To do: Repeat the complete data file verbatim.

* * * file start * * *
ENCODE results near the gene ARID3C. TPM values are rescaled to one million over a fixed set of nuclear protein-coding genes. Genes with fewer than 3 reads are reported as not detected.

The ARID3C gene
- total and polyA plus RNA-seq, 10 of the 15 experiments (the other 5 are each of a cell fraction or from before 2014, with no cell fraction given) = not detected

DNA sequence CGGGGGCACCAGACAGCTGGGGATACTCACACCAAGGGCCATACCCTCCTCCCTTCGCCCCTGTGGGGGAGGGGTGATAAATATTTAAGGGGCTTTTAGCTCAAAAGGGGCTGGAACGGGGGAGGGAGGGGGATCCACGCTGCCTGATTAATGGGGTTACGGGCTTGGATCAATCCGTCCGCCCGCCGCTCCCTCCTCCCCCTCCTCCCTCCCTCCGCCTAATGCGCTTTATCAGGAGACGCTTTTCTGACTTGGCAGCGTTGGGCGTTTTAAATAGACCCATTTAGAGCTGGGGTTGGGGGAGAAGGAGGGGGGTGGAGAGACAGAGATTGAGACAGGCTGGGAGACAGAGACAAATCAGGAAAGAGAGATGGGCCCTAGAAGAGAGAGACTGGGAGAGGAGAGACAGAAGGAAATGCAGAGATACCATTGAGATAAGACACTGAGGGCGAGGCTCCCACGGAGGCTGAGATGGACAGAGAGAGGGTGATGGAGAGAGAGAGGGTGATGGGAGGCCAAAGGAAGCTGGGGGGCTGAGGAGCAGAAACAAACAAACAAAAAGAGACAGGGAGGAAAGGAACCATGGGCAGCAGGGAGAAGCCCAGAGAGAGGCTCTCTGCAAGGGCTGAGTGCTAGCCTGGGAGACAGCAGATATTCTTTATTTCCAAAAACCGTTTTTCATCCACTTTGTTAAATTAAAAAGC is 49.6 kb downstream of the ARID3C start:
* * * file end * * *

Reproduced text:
ENCODE results near the gene ARID3C. TPM values are rescaled to one million over a fixed set of nuclear protein-coding genes. Genes with fewer than 3 reads are reported as not detected.

The ARID3C gene
- total and polyA plus RNA-seq, 10 of the 15 experiments (the other 5 are each of a cell fraction or from before 2014, with no cell fraction given) = not detected

DNA sequence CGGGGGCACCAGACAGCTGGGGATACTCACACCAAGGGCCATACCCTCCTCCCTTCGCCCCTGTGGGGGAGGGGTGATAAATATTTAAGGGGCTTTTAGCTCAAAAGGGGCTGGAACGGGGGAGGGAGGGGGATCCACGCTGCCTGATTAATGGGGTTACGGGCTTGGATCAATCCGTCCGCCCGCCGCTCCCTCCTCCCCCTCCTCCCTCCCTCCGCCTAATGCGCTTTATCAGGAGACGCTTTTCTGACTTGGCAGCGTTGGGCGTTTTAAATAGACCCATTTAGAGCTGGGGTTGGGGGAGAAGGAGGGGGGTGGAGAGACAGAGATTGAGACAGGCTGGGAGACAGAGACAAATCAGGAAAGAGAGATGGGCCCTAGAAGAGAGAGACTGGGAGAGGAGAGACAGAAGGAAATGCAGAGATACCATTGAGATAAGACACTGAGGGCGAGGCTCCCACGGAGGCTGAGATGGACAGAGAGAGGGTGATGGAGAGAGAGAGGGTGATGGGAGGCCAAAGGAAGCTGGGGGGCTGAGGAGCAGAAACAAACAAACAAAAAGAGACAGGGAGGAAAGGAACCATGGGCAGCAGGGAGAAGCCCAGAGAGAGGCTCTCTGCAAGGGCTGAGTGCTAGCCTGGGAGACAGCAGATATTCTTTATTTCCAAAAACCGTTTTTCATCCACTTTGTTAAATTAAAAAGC is 49.6 kb downstream of the ARID3C start: